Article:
Balt. Police Dept v. Brooks, et al.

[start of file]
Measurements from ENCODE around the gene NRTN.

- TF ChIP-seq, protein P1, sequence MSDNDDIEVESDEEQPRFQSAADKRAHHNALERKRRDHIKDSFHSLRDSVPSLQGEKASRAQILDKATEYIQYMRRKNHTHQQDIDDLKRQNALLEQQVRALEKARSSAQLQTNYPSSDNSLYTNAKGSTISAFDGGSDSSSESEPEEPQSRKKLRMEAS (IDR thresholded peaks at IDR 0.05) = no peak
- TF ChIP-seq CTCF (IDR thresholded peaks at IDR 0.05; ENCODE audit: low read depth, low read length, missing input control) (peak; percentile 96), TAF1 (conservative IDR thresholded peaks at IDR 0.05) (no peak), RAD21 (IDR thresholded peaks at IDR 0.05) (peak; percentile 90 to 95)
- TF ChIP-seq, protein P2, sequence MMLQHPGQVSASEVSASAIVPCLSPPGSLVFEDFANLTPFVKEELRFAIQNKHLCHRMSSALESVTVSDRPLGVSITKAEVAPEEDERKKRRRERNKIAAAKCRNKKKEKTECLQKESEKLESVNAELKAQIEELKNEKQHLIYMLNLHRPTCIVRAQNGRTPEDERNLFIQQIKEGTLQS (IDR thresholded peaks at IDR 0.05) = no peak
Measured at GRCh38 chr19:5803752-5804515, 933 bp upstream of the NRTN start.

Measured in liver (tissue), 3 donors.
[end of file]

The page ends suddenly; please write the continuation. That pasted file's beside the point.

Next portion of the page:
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Baltimore Police Department v. James Brooks et al. Case Nos. 979, 980, 982, 983, 985, 988, 989, 991, 992, 993, 994, September Term 2019, Argued, 05/12/2020 Opinion by Harrell, J. HEADNOTE PUBLIC SAFETY – LAW ENFORCEMENT OFFICERS’ BILL OF RIGHTS – FILING ADMINISTRATIVE CHARGES For a police department to “file[] the charges” under Md. Code, Pub. Safety § 3-106(a) in an administrative disciplinary action against an officer, it must act with some level of formality. The Baltimore City Police Department’s practice was to require a signature as the final step before charges may be served upon an officer. As the signatures in each of the disciplinary action cases here were affixed on dates after the expiration of the one-year limitation period in § 3-106, the police department failed to charge timely the covered officers. The circuit court was correct in dismissing the charges. Circuit Court for Baltimore City Case No. 24-C-19-001466, 67, 68, 69, 70, 71, 72, 1126, 1321, 1324, 1325 REPORTED IN THE COURT OF SPECIAL APPEALS OF MARYLAND Nos. 979, 980, 982, 983, 985, 988, 989, 991, 992, 993, 994 September Term, 2019 _____________________________________ BALTIMORE POLICE DEPARTMENT v. JAMES BROOKS, ET AL. _____________________________________ Meredith, Beachley, Harrell, Glenn T., Jr. (Senior Judge, Specially Assigned), JJ. _____________________________________ Opinion by Harrell, J. _____________________________________ Filed: July 30, 2020 Pursuant to Maryland Uniform Electronic Legal Materials Act (§§ 10-1601 et seq. of the State Government Article) this document is authentic. Suzanne Johnson 2020-07-30 14:59-04:00 Suzanne C. Johnson, Clerk “When will you make an end? When I am finished.” Exchange between Pope Julius II (Rex Harrison) and Michelangelo (Charlton Heston) (regarding painting the ceiling of the Sistine Chapel), “The Agony and the Ecstasy” (1965, 20th Century Fox). These cases1 call upon us to engage in the frequent judicial task of interpreting ambiguous language in a State statute—in this case, the Law Enforcement Officers’ Bill of Rights (“LEOBR”).2 In doing so, we must reconcile the policy and practice of a specific police department regarding that interpretation. This enactment regulated principally the administrative process of how covered law enforcement employers investigate, charge, and discipline their covered law enforcement personnel with regard to misconduct deemed to have violated applicable laws, departmental regulations, and departmental policies. The present cases focus on a single provision of the LEOBR, codified originally as Md. Code, Art. 27 § 730(b)(1) in 1988, and revised in Md. Code, Pub. Safety § 3-106(a) in 2003 (without substantive change), that established a one-year period for the employer to decide whether to charge an employee and the required act for tolling that limitation period. The provision states that: [A] law enforcement agency may not bring administrative charges against a law enforcement officer unless the agency files the charges within 1 Eleven cases, involving a total of fifteen police officers, are consolidated for purposes of this opinion because each case poses the same legal question. 2 LEOBR was adopted originally by the Maryland General Assembly in 1974 (1974 Md. Laws Chap. 722). 1 year after the act that gives rise to the charges comes to the attention of the appropriate law enforcement agency official.[3] The parties disagree over what constitutes the filing of charges. The Legislature did not provide a definition in the LEOBR. The relevant legislative history does not contain a clear clue as to what would satisfy the act of filing of charges. This Court has twice considered related questions regarding § 3-106(a), but neither involved circumstances like those in the present cases, though there is much in the opinions in those two cases that we find helpful here, as we shall explain shortly. See Wilson v. Baltimore City Police Department, 91 Md. App. 436 (1992); see also Prince George’s County Police Department v. Zarragoitia, 139 Md. App. 168 (2001). I. In enacting LEOBR, the Legislature appears to leave to local police departments the task of putting in place their own policies and practices regarding what constitutes the filing of charges. The Baltimore Police Department (“BPD”) enacted a departmental written policy it believes complies with the LEOBR regarding administrative discipline of its officers. Seeking discipline against the fifteen officers here, the BPD deemed the charges filed when, during closed-door committee meetings4—the records in these cases contain no evidence of any minutes of the meetings assertedly kept and which, even assuming minutes were kept, would not be given to or made available otherwise to an ultimately 3 Emphasis is added to highlight the key phrase which is in dispute. By “closed-door committee meetings,” we mean that only departmental personnel attended, but did not include the officer against whom a complaint was lodged or his/her counsel or union representative. 4 2 charged officer—held during the required one-year period, the police commissioner’s designee orally approved the charges. In every case, however, the police commissioner’s designee (who attended reportedly the committee meetings in person or by phone) did not memorialize in writing his alleged oral approval until after the expiration of the one-year limitation period. Nonetheless, the BPD urges that the oral approval given by the commissioner’s designee at the meeting was sufficient to toll the limitation period. The officers sued in the Circuit Court for Baltimore City to foreclose the adjudication of the charges brought against them because the limitation period under § 3106(a) had run before the commissioner’s designee evinced timely his approval of filing charges by signing the required paperwork generated by the closed meetings.5 The circuit court determined that the phrase “files the charges” in § 3-106(a) “requires some measure of formality,” in order to provide a court with a means to review the action should an officer seek a judicial remedy. The court determined that the BPD had installed a practice or policy of requiring the commissioner’s designee’s signature on the final draft of a charging document. As a result, the one-year limitation period had run for each of the fifteen cases. The circuit court dismissed the charges. The BPD appealed timely. II. A. Background – In a Nutshell When an officer is denied a right granted by the LEOBR, he or she may apply to a circuit court for an order “that directs the law enforcement agency to show cause why the right should not be granted.” Md. Code, Pub. Safety § 3-105(a). 5 3 Md. Code, Pub. Safety § 3-106(a) states, as noted earlier, that: A law enforcement agency may not bring administrative charges against a law enforcement officer unless the agency files the charges within 1 year after the act that gives rise to the charges comes to the attention of the appropriate agency official. As noted earlier, no further explanation, elaboration, or definition is provided in the statute regarding the phrase “files the charges,” or in the legislative history of each relevant enactment. In the absence of legislative direction on when charges are deemed to be filed, police departments are left to adopt their own policies and/or practices regarding the administrative disciplinary process. The BPD adopted a relevant written policy, Policy 308, on 13 September 2017. It states, in relevant part, that its Office of Professional Responsibility (the “OPR”) shall investigate allegations of misconduct by officers and determine whether the allegations are sustained.6 If the allegations are deemed sustained, the OPR submits proposed charges to the Disciplinary Review Committee (the “DRC”). The DRC, consisting of sworn and civilian members of the BPD appointed by the police commissioner, review the factual findings of the OPR and reputedly a draft of proposed charges, before making a recommendation for discipline. Once the DRC crafts its recommendations, the police commissioner’s designee7 is tasked with approval responsibility over the recommendations, “as is” or as may be “Sustained” means that, by a preponderance of the evidence, the record before the OPR establishes that the alleged misconduct occurred. 7 Although the police commissioner is authorized to perform this function personally, on the record before us, it was the police commissioner’s designee who attended the DRC meetings. 6 4 amended. It is claimed by the BPD that the designee’s approval occurs verbally initially at the closed-door DRC meeting. According to the “Disciplinary Flow Chart” contained in Policy 308, the commissioner’s designee’s approval of charges is the final step prior to serving charges on the officer in question, who then either may accept or contest the discipline. Neither the flow chart, nor the text of Policy 308, addresses, however, how or when in the process the commissioner’s designee’s final approval is evinced. The Policy fails also to provide a definition for when the charges are deemed filed. It has been, at all times relevant to the present cases, the practice of the BPD that, at some point following completion of a DRC meeting, a member of the DRC and the commissioner’s designee, respectively, sign a form titled “Baltimore Police Department Internal Affairs Transmittal Cover,” referred to also as the charging document. This document lists the accused officer, the investigated allegations, whether the allegations were sustained, a summary of the facts, and a handwritten recommendation for discipline. Notably, on pages 4-6, the form document provides signature and dating lines. These lines are signed and dated by first the DRC representative and then the commissioner’s designee, which acts may be concurrent or sequential. It also has sections displaying the date the charged officer is served and acknowledgement of service.8 Counsel for BPD, at the final hearing before the circuit court regarding the present cases, claimed that the BPD did not require the execution of this document by the DRC representative or the commissioner’s 8 The acknowledgement of service section provides the officer with three options: 1) Acceptance of Punishment; 2) Acknowledgement of Non-Punitive Counseling and/or Training; or 3) Request for an Administrative Hearing Board. 5 designee as part of the disciplinary process described in Policy 308; however, counsel acknowledged also that, to her knowledge, the BPD had never participated in a hearing based on charges without the signature of approval by the commissioner’s designee. In each of the cases, the commissioner’s designee’s signature on the form signifying approval was not affixed until after the expiration of the one-year period.9 The record contains no basis for determining what any draft charges may have looked like if presented to the DRC and, therefore, there is no basis to compare them to the final charges served upon the officers. Thus, we have no way of knowing whether amendments were made between the DRC meetings and the sign-offs by the commissioner’s designee. B. More Background – A Deeper Dive The BPD received a complaint regarding Officer James Brooks on 3 October 2017. Officer Brooks was alleged to have failed to secure a building properly while detectives were seeking a search warrant for the premises. The DRC met to review the OPR findings and consider a discipline recommendation on 2 October 2018.10 The commissioner’s designee signed-off on final charges and discipline on 4 October 2018. The BPD received a complaint regarding Officer Damond Durant on 10 November 2017. Officer Durant was alleged to have failed to identify himself as a police officer and 9 In three instances, for unexplained reasons, officers were served prior to the commissioner’s designee signing-off on the final charging documents. Those charges were against Officers Damond Durant and Jonathan Boyer and Sergeant Steve Histon. We concluded in Wilson v. Baltimore City Police Dept. that providing notice to a police officer is not the same as filing the charges. 91 Md. App. 436 (1992). Thus, the early notice to these three officers plays no substantive role in our analysis of the question at hand. 10 In each case, the DRC meeting occurred within 365 days of the BPD learning of the complaint. 6 to have displayed his handgun during an off-duty encounter with two individuals suspected to be engaged in a crime. The DRC met to review the OPR findings and consider a discipline recommendation on 8 November 2018. The commissioner’s designee signedoff on final charges and discipline on 31 January 2019. The BPD received a complaint regarding Sergeant Jared Fried on 18 October 2017. Sergeant Fried was alleged to have failed to: provide an individual stopped during an investigative traffic stop with a citizen contact receipt before he left the scene, to obtain a central complaint number; and, to document the stop properly. The DRC met to review the OPR findings and consider a discipline recommendation on 17 October 2018. The commissioner’s designee signed-off on final charges and discipline on 13 November 2018. The BPD received a complaint regarding Sergeant Steve Histon and Officer Jonathan Boyer on 27 September 2017. Officer Boyer was alleged to have failed to write a report or take proper enforcement action after stopping four suspects, i.e., recovering the cell phone of an alleged robbery victim. Sergeant Histon was alleged to have failed to ensure Officer Boyer documented the alleged robbery properly and otherwise failing to supervise his units. The DRC met to review the OPR findings and consider a discipline recommendation on 26 September 2018. The commissioner’s designee signed-off on final charges and discipline on 4 October 2018. The BPD received a complaint regarding Officer Norman Jones on 10 November 2017. Officer Jones was alleged to have acted disrespectfully toward staff and failed to follow a direct order and to write an administrative report explaining why he was missing equipment and in possession of malfunctioning equipment at an annual Taser 7 recertification class. The DRC met to review the OPR findings and consider a discipline recommendation on 9 November 2018. The commissioner’s designee signed-off on final charges and discipline on 13 November 2018. The BPD received a complaint regarding Sergeant Denishia Jordan on 18 December 2017. Sergeant Jordan was alleged to have been “disrespectful, insubordinate, and/or aggressive towards” her captain. The DRC met to review the OPR findings and consider a discipline recommendation on 13 December 2018. The commissioner’s designee signedoff on final charges and discipline on 4 January 2019. The BPD received a complaint regarding Officer Latasha McBride on 12 October 2017. Officer McBride was alleged to have challenged the authority of a commanding officer and to have laughed at an instruction provided by the same officer. The DRC met to review the OPR findings and consider a discipline recommendation on 11 October 2018. The commissioner’s designee signed-off on final charges and discipline on 16 October 2018. The BPD received a complaint regarding Officers Raul Rivera and Ryan Oliver on 16 December 2017. Officer Oliver was alleged to have failed to write a report on an assault incident. Officer Rivera was alleged to have failed to ensure that Officer Oliver wrote the report. The DRC met to review the OPR findings and consider a discipline recommendation on 13 December 2018. The commissioner’s designee signed-off on final charges and discipline for Officer Oliver on 4 January 2019 and for Officer Rivera on 7 January 2019. 8 The BPD received a complaint regarding Officer Richard Whittaker on 6 January 2018. Officer Whittaker was alleged to have been inebriated and in possession at the time of his approved and loaded off-duty weapon. The DRC met to review the OPR findings and consider a discipline recommendation on 3 January 2019. The commissioner’s designee signed-off on final charges and discipline on 7 January 2019. The BPD received a complaint regarding Sergeant Larry Worsley on 22 December 2017. Sergeant Worsley was alleged to have harassed another officer over a ten-month period, challenged the same officer to a fist fight, and intimidated the officer such that he began to fear for his life. The DRC met to review the OPR findings and consider a discipline recommendation on 21 December 2018. The commissioner’s designee signedoff on final charges and discipline on 4 January 2019. The BPD received a complaint regarding Officers Kent Sowers, Eric Baublitz, and Isiah Smith on 18 January 2018. The Officers were alleged to have conducted an illegal search at an incorrect address when responding to an alarm call. Officers Sowers and Baublitz were alleged also to have deactivated their body cameras. The DRC met to review the OPR findings and consider a discipline recommendation on 16 January 2019. The commissioner’s designee signed-off on final charges and discipline on 29 January 2019. Each officer filed a petition for a show cause order from the Circuit Court of Baltimore City, alleging the BPD failed to file the charges timely, pursuant to Md. Code, Pub. Safety § 3-106(a). The circuit court held a hearing 14 June 2019. The judge determined that the BPD failed to satisfy the one-year limitation period. Although praising generally the BPD’s procedure for handling charges against officers, the hearing judge 9 noted that a definition for what it means to “file” the charges under § 3-106(a) was never established, e.g., Policy 308 did not state “whether filing occurs upon signing or not signing [the departmental approved form] or oral approval or not oral approval [at the closed DRC meeting].” The court determined that the BPD was not due judicial deference to its Policy in this regard because it “does not give a definition parallel to the statute such that [the trial court] would have to decide whether the Police Department’s adopted definition is consistent with the statute and the General Assembly’s intent or not.” Ultimately, the court concluded that the language of the statute “require[d] some measure of formality” in departmental action evincing the filing of charges. Although that “formality [is] not [the] equivalent of a court filing where there’s a clerk’s office charged with maintaining records,” there must be a “a way that that step in the process of approving charges can be examined and scrutinized by the court” because the “statute provides remedies for the officer to come to court . . . to challenge whether the charges have been brought timely or not.” Although “a signature is not necessarily required,” a signature is, according to the court, “what the Department has adopted” through its practice of having the commissioner’s designee and a DRC member (on behalf of the DRC) sign and date their respective approvals of the final charging document: The charges that [the BPD] issues give places for the signatures and the date on which signed, which suggests that the Department treats the approval as being when it is signed. As the commissioner’s designee’s signature was affixed after the one-year limitation period expired, the court dismissed all charges against the officers. 10 III. QUESTION PRESENTED Appellant frames one question for our consideration, which we have rephrased nonsubstantively: I. Did the circuit court err in its determination that the charges against appellees/officers were not filed timely within the one-year statutory limitation as required by Md. Code, Pub. Safety § 3-106(a) when the police commissioner’s designee approved the discipline prior to exhaustion of the one-year period but failed to sign the charging documents until after exhaustion? IV. RELEVANT GENERAL STANDARDS OF REVIEW When reviewing an action tried without a jury, we review the judgment of the trial court “on both the law and evidence.” Banks v. Pusey, 393 Md. 688, 697 (2006). We defer to the circuit court’s findings of fact, except where “the judgment of the trial court on the evidence [is] clearly erroneous.” Md. Rule 8-131(c). Despite the deference given to its findings of fact, legal analysis by a trial court receives no deference. Friendly Fin. Corp. v. Orbit Chrysler Plymouth Dodge Truck, Inc., 378 Md. 337, 342–43 (2003). In that vein, “[s]tautory construction is a legal question,” which we review using a non-deferential standard. Miller v. Mathias, 428 Md. 419, 450 (2012). V. DISCUSSION The BPD argues that it, through its adherence to Policy 308, complied with Md. Code, Pub. Safety § 3-106(a) and filed the charges within one year of when it was put on notice of alleged misconduct. As there was no regulatory definition to determine what constituted filing of charges in the Policy, the BPD claims it complied with the statute by 11 the act of the commissioner’s designee approving verbally the proposed charges and discipline at the DRC meetings. As this argument continues, although a form document calling explicitly for a signature and date of signing of the charges contemporaneous with or following the DRC meeting was a part of departmental practice, signing of the form document was not significant for purposes of determining when filing occurs as it was nothing more than a form of proof of the earlier verbal approval by the commissioner’s designee, rather than the approval in and of itself. The filing occurs when the designee approves verbally at the DRC meeting the recommended discipline because the final step in Policy 308, before presenting charges to the officer, is titled “Presentation of Disciplinary Recommendation.” The BPD claims also that its interpretation of what it means to file the charges is due deference from a reviewing court. Appellees do not dispute a number of the claims about the LEOBR made by the BPD. In particular, Appellees agree that the declination by the Legislature to define “files the charges” leaves open the interpretation and implementation of the requirement by the local police through adoption of local policies and practices. The officers note, however, that some formal indicia—whether it be in the form of a signature, stamp, or other means— is required to evince the final act of the filing of charges. Further, the officers claim that, although the BPD claims that it adopted an interpretation that the charges are filed upon verbal acceptance by the commissioner’s designee at the DRC meeting, the departmental practice belies that position because the charges are not final, i.e., not filed, until the designee signs-off on the charging document. In signing the charging document the designee provided a proper indicia of formality required by the word “filing.” The officers 12 also disagree with the BPD’s claim that its interpretation of the phrase should be given any deference as Policy 308 does not provide a definition of what represents filing the charges. We shall agree with the circuit court and the officers and affirm the judgment of the circuit court. When considering ambiguous statutory language, we construe the ambiguous words “as having their ordinary and commonly-accepted meaning.” Waters Landing Ltd. P’ship v. Montgomery County, 337 Md. 15, 27–28 (1994). We are bound as well to give the words “the contextual meaning most probably intended by the Legislature.” Deibler v. State, 365 Md. 185, 195 (2001). Framed another way, we must use “common sense to avoid illogical or unreasonable constructions,” Armstead v. State, 342 Md. 38, 56 (1996), and “may not extend statutes to make them say what the legislature, by choice or oversight, did not say.” Dep’t of Nat. Res. v. Adams, 37 Md. App. 165, 173 (1977). “Even if the plain language of the statute is clear and unambiguous, we may use extraneous interpretive aids, such as legislative purpose, history, and context to confirm our interpretation.” Prince George’s County Police Dept. v. Zarragoitia, 139 Md. App. 168, 180 (2001) (citing Smith v. State, 115 Md. App. 614, 621 (1997)). In determining what the ordinary and commonly accepted meaning of a phrase or word is (whether engaged in plain meaning or ambiguity analysis), we often consult an appropriate dictionary for guidance, without losing sight of the context provided by the statute and the Legislature. See State Dep’t of Assessments & Taxation v. Md.-Nat’l Capital Park & Planning Comm’n, 348 Md. 2, 14 (1997) (“[I]n deciding what a term’s ordinary and natural meaning is, we may, and often do, consult the dictionary”). But see 13 Friends of Frederick County v. Town of New Mkt., 224 Md. App. 185, 202 (2015) (“Recourse solely to a dictionary is not the only way, nor indeed usually the best way, by which a court can discern legislative intent . . . rather [courts] consider it within the context of the statutory scheme”). To keep it foremost in our minds in this analysis, we reiterate that Md. Code, Pub. Safety § 3-106(a) provides in totality that: Subject to subsection (b)[11] of this section, a law enforcement agency may not bring administrative charges against a law enforcement officer unless the agency files the charges within 1 year after the act that gives rise to the charges comes to the attention of the appropriate law enforcement agency official. The particular context of § 3-106(a) in LEOBR offers little to no help in discerning what the Legislature meant by “filing.” Looking to the legislative history, we find some guidance regarding the purpose of the Statute. In enacting the pertinent bill, the Senate Judiciary Committee report explained that: Current law does not provide a time limit for the filing of administrative charges against a law enforcement officer under the Law Enforcement Officers’ Bill of Rights. Testimony indicated that there have been many instances where a law enforcement officer who has committed a minor infraction has had that minor infraction held over his head for an extended period of time, resulting in significant uncertainty as to when, or even if, any disciplinary action is to be taken. The types of minor infractions referred to in this bill include administrative offenses such as improper wearing of a uniform, or not completing or signing a gasoline trip ticket. It is unfair, unreasonable, and 11 Subsection (b) excuses the one-year limitation period in cases of criminal activity or use of excessive force matters. None of the charges against Appellees involved either category. 14 serves no useful purpose to allow a supervisor to withhold the filing of such administrative charges indefinitely. At some point, supervisory officials should be required either to file the administrative charge against the officer or to drop the charge so that the officer is relieved of the anxiety and concern that results from not knowing if or when the charges will be officially brought against the officer. Floor Report of the Senate Judiciary Committee for Senate Bill, at page 1–2 (1988). We discern from this language that, in order to deem charges filed, officers were to have some protection against the threat of a charge or charges being dangled indefinitely over their heads. Black’s Law Dictionary defines “filed” as meaning when a paper is “delivered to the proper officer, and by him received to be kept on file as a matter of record and reference.” The BPD notes that this Court addressed the definition of “filed” previously, having recourse to Black’s in the process. In Wilson v. Baltimore Police Department, we held that charges were not filed, within the meaning of Md. Code Art. 27 § 730(b)(1) (the predecessor to current § 3-106(a)),12 when they were served upon an officer, but rather “when charges against a police officer recommending disciplinary actions are presented to and approved by one authorized to initiate formal proceedings against the officer. At that point, the charges against the officer become a matter of record, subject to adjudication.” Section 730(b)(1) stated that: “administrative charges may not be brought against a law enforcement officer unless filed within 1 year after the act that gives rise to the charges comes to the attention of the appropriate law enforcement agency official.” 12 The Revisor’s Note for Md. Code, Pub. Safety § 3-106 clarifies that it contains “new language derived without substantive change from former Art. 27, §730(b). Subsection (a) of this section was revised to reflect the active voice to clarify that a law enforcement agency files administrative charges against a law enforcement officer.” 15 91 Md. App. 436, 438–39 (1992), cert. denied, 327 Md. 525 (1992). In reaching that conclusion, we took into account the Black’s Law Dictionary definition and noted further that the words “file” or “files” “is used loosely to denote official custody of the court or the place in the offices of a court where the records and papers are kept.” On the record in Wilson, we concluded that the charges were filed when the Deputy Commissioner of Police signed-off on the charges against the officer.13 The relevant language of the LEOBR came under scrutiny next by this Court in Prince George’s County Police Department v. Zarragoitia. 139 Md. App. 168 (2001). In Zarragoitia, the Court was tasked with considering what constituted an administrative charge under the LEOBR. Id. The Prince George’s County Police Department argued that its practice was to treat a document known as a “Report of Investigation” or “ROI” as the official charging document for filing purposes, despite the fact that the ROI did not provide exact language regarding the charges or references to what the charges were based on, and there was additional review mandated by the department’s written policy following signing off on the ROI. We held that an “administrative charge . . . is a formal accusation of misconduct that evidences a decision by the agency to proceed against the law enforcement officer and marks the beginning of the adjudicatory phase of the proceeding.” Id. at 184. 13 Although a signature was deemed the time of filing in Wilson, we hasten to observe that that may not always be the case statewide. Determining when charges are filed under § 3106(a) is a fact-driven analysis that hinges on the particular police department’s policy and practice in handling disciplinary charges. The Legislature did not intend to make a signature on a specific document as a requirement for the time of filing across all police departments. Based on the record in Wilson, however, that was the determinative act of filing based on the department’s policy and practice in place at the time. 16 We noted that signing a document that was little more than a non-binding proposal to charge did not qualify as filing charges under the LEOBR as the document did not rise to the level of “charges.” To conclude otherwise would be improper as it was antithetical to the legislative purpose of adding the one-year limitation period to the LEOBR. The limitation period, added in 1988 as Section § 730(b)(1) of the LEOBR, “was enacted because ‘[i]t is unfair, unreasonable, and serves no useful purpose to allow a supervisor to withhold the filing of such administrative charges indefinitely.’” Id. at 186–87 (quoting Floor Report for the Senate Judiciary Committee for Senate Bill 623, at 1). If the Department’s practice was valid, “the Department would give itself an indefinite, unlimited period of time in which to file charges. During that indefinite and unlimited period, the officer would have no information about the proposed charges, no means to prepare a defense, and no way to force a matter to a conclusion.” Id. The BPD interprets these two cases as endorsing the notion that a filing occurs when there is no further review to be undertaken and the charges have been approved by the final supervisory person empowered to make the decision whether the final version of charges are acceptable, e.g., the commissioner’s designee at the DRC meeting. As there was assertedly no change between the draft charges alleged to have been presented at the DRC meetings and the time the designees signed-off formally on the form document,14 the BPD argues that it is appropriate that the final review occurs at the DRC meeting and thus charges are filed formally upon the designee’s giving of his/her/their verbal approval. As 14 A claim which cannot be verified on these records. 17 such, the BPD states that “[a] signature is nothing more than a handwritten name . . . simply one form of proof of the designees’ approvals, not approvals in and of themselves. The approvals took place at the DRC meetings; the subsequent signatures merely evidenced those approvals.” We reject this “rabbit-pulled-from-a-hat” position on the records before us. The record establishes that the full procedural panoply employed by the BPD in disciplinary cases is not to consider the charges filed and final until the signing and dating of the form document accompanying the final written statement of charges, regardless of whether the final charges are unchanged as allegedly approved verbally at the DRC meeting or have been revised or amended following the DRC meeting and before submittal to the commissioner’s designee for his/her signature. At the circuit court hearing, counsel for the BPD conceded that, although she did not believe a signature was required necessarily, the Maryland Office of Administrative Hearings (“OAH”), to which an appeal is available to a disciplined officer, had never proceeded with a hearing based only on a charge approved at the DRC meeting, without the signature on the charging document by the commissioner’s designee. As the circuit court stated, “a signature . . . is what the Department had adopted. The charges that it issues give places for the signatures and the date on which signed, which suggests that the Department treats the approval as being when it is signed.” We agree with the circuit court and hold that the BPD observed a policy and practice that formal filing of charges comes upon the signature by the commissioner’s designee on the form document accompanying the final version of the charging document and proposed discipline. 18 This holding is not inconsistent with BPD Policy 308. The policy does not provide a definition of when charges are considered filed. According to the flow chart incorporated in Policy 308, the relevant steps proceed from “Presentation of Disciplinary Recommendations”15 to the officer’s opportunity to accept or contest the proposed discipline contained in the charges. The BPD claims that the flow chart “makes clear that review by the DRC is the final step before a charge is presented to the officer . . . .” The lack of recognition in the policy of an otherwise formal practice occurring between the presentation of the recommendations to the commissioner’s designee and the service of charges on the officers makes problematic the BPD’s attempted reconciliation of what is explicit in Policy 308 and what occurs in practice. Although the two ranking officers designated as the commissioner’s designee in these respective cases provided affidavits in this litigation stating (in conclusory fashion) that the charges are considered filed by the BPD after the designee’s verbal approval at the DRC meetings, this conflicts with the BPD’s actual practice of requiring a signature by the designee. As easily as appellate counsel for the BPD imagines a scenario where an OAH hearing could be held in the absence of the designee’s signature on the charging document, she admitted that she knew of none ever held without that prerequisite act. This implies that the act of signing the charging documents carries weight even outside the police department. Under the administrative process followed by the BPD in these cases, nothing forecloses other rational hypotheticals, such as where draft charges (with or without amendments/revisions) 15 This presentation is to the Police Commissioner or his/her designee presumably, but that is not explicit in Policy 308. 19 and proposed discipline are approved tentatively by the DRC (including a verbal acquiescence by the commissioner’s designee), but new and relevant facts come to light in the intervening time between the DRC meeting and before the designee signs-off formally, or the DRC reopens its consideration for any reason, or the designee changes his/her mind about the framing of charges as submitted or the appropriate discipline, or the designee disagrees with the framing of revisions made in the draft charges subsequent to the DRC meeting (whether contemplated or not at the meeting). Under any of these hypotheticals, none of which would be inconsistent with Policy 308 as written, the filing does not occur until the designee signs-off formally on the charging document form. Were we to agree with the BPD and hold that Policy 308 establishes that the BPD considers charges filed upon the verbal acceptance of the DRC recommendations by the commissioner’s designee at the DRC meeting, there would arise a foreseeable danger that the LEOBR sought to foreclose. It is clear from the text of the statute and our prior relevant decisions that a level of formality is required for the filing of charges. See Wilson, 91 Md. App. at 439 (holding that the triggering event is when formal proceedings are initiated and “the charges against the officer become a matter of record, subjection to adjudication”); see also Zarragoitia, 139 Md. App. at 184 (holding that a charge is a formal accusation that sets off the adjudicatory process). If the charges were deemed filed upon verbal approval alone, the adjudicatory process would be without the level of formality necessary for proper review of the department’s compliance with § 3-106(a) of the LEOBR. Moreover, adopting the BPD’s view might deny charged officers with a timely opportunity to learn of possible violations of the one-year limitation period and contest the charges and 20 discipline meted-out to them. If, as on the records in the present cases, the only evidence of what occurred at the meeting and the weight it carries with regard to interpreting and applying § 3-106 are the after-the-fact litigation affidavits provided by the commissioner’s designees, then there is no fair avenue for a contesting officer to challenge violations of § 3-106(a). That is contrary to the intent of the legislation as it is framed presently.16 As we noted in Zarragoitia, a legislative purpose behind § 3-106 is to ensure that officers do not have the potential of administrative charges hanging-over them indefinitely. As shown by this record, time passed after the DRC meetings before the signature of the commissioner’s designee was placed on the form accompanying the final charging document provided the officer. Although actual notice to the officer, as explained in Wilson, is not necessary for charges to be filed, Policy 308, as read by the BPD, does not require any formal action that would put the officer on notice of the date of the act that charges had been approved finally. “During that [possible] indefinite and unlimited period [that could follow the DRC verbal action], the officer would have no information about the proposed charges, no means to prepare a defense, and no way to force a matter to a conclusion,” but for the date of signing by the commissioner’s designee on the final version of the charging document. Zarragoitia, 139 Md. App. at 186–87. The BPD advances one final argument. Its interpretation of the statutory language “files the charges” is entitled to deference by the courts. Indeed, “an administrative If the Legislature thinks our position off-the-mark regarding a statutory interpretation question, it knows how to express its contrary will prospectively (or, in certain circumstances, retrospectively). 16 21 agency’s interpretation and application of the statute which the agency administers should ordinarily be given considerable weight by reviewing courts,” unless it is “based upon errors of law.” Coleman v. Anne Arundel Cty. Police Dep’t, 369 Md. 108, 121 (2002). The level of deference we provide an administrative agency’s interpretation of a statute, however, “depends on several factors,” including “the duration and consistency of the administrative practice” and “the degree to which the agency’s construction was made known to the public.” Marriott Emps. Fed. Credit Union v. Motor Vehicle Admin., 346 Md. 437, 445 (1997). Policy 308 was published on 13 September 2017. The LEOBR was passed in its original form by the Maryland Legislature in 1974 and the one-year limitation period in § 3-106 was added in 1988. The BPD’s interpretation of its written Policy attracts less deference here than it would were the record to demonstrate that it was the longstanding policy or practice of the Department. Further, the BPD’s interpretation of the Policy does not appear explicitly or by strong implication in its text. “Another important consideration is the extent to which the agency engaged in a process of reasoned elaboration in formulating its interpretation of the statute. When an agency clearly demonstrates that it . . . reached its interpretation through a sound reasoning process, the agency’s interpretation will be accorded the persuasiveness due a well-considered opinion of an expert body.” Baltimore Gas and Elec. Co. v. Public Service Comm’n of Maryland, 305 Md. 145, 161–62 (1986). Additionally, “if the interpretation is the product of neither contested adversarial proceedings nor formal rule promulgation, it is entitled to little weight.” Id. at 162. For all that these records reveal, the Department’s interpretation is made apparent solely in the litigation affidavits prepared 22 by the commissioner’s designees in these cases. Those affidavits are all dated 26 April 2019. The conclusory assertions in the affidavits relative to the Department’s interpretation state starkly only that: “[t]hrough my approval of the disciplinary recommendation . . . the disciplinary charges . . . were deemed formally filed.” From this record, no assessment is possible as to the longevity or consistency over time of that interpretation as a departmental position, nor is the presence of a sound reasoning process determinable. We think the deference due in these cases is on the very low end of the spectrum. Despite this minimal deference, the BPD requests that we extend still to its interpretation, e.g., that charges are filed when verbally approved at the DRC meeting, enough deference to allow its view safe passage. When presented this argument, the circuit court determined, nonetheless, that the BPD’s interpretation was based on an error of law. The judge explained that: [Policy 308] certainly lays out a very orderly process for considering and approving charges, but it never defines one way or the other whether filing occurs upon signing or not signing or oral approval or not oral approval . . . it does not give a definition parallel to the statute such that I would have to decide whether the Police Department’s adopted definition is consistent with the statute and the General Assembly’s or not. So I don’t see this as a situation where substantial deference is due to the Police Department for how it has defined an action relating to a statutory requirement. The circuit court continued that, as Policy 308 did not define what it meant to file charges, the proper course of action is to look at the actual practice followed by the BPD in these cases. We agree with the circuit court. 23 JUDGMENTS OF THE CIRCUIT COURT FOR BALTIMORE CITY AFFIRMED. COSTS TO BE PAID BY APPELLANT. 24